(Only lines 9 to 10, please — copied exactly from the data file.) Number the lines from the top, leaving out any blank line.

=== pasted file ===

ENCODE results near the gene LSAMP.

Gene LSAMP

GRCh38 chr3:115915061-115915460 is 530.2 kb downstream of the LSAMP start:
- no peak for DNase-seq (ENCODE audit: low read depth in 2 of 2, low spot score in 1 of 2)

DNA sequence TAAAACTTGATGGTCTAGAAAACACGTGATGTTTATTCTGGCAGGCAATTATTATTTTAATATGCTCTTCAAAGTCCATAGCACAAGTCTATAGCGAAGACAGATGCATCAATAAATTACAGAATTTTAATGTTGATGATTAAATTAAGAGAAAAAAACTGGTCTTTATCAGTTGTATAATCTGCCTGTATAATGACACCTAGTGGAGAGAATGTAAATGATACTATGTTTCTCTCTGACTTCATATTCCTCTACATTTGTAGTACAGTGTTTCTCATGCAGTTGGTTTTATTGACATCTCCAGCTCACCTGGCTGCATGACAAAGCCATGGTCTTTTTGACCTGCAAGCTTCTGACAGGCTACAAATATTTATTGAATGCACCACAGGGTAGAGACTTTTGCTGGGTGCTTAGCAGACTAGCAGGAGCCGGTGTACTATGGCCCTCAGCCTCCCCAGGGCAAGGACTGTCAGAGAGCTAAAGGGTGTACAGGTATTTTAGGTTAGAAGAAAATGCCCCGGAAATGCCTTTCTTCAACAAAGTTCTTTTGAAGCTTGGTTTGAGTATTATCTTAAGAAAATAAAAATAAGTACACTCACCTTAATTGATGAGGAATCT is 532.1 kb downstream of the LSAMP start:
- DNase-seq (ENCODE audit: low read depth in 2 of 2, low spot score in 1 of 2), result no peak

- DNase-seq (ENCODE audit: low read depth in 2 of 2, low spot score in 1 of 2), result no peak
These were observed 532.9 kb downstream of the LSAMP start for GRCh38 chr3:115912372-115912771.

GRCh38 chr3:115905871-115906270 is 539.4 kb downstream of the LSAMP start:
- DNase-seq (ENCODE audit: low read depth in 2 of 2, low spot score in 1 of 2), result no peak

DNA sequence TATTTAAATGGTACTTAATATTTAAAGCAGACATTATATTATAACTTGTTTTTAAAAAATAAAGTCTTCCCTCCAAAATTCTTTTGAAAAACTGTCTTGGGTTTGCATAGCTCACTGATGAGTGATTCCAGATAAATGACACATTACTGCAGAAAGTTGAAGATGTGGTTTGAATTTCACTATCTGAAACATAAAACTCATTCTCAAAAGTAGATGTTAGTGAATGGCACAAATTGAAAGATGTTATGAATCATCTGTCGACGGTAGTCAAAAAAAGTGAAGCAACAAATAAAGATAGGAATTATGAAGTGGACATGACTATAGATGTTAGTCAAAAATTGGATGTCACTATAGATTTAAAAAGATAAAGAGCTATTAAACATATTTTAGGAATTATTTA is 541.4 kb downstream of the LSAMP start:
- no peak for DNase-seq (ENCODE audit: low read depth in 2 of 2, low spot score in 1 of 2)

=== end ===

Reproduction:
GRCh38 chr3:115905871-115906270 is 539.4 kb downstream of the LSAMP start:
- DNase-seq (ENCODE audit: low read depth in 2 of 2, low spot score in 1 of 2), result no peak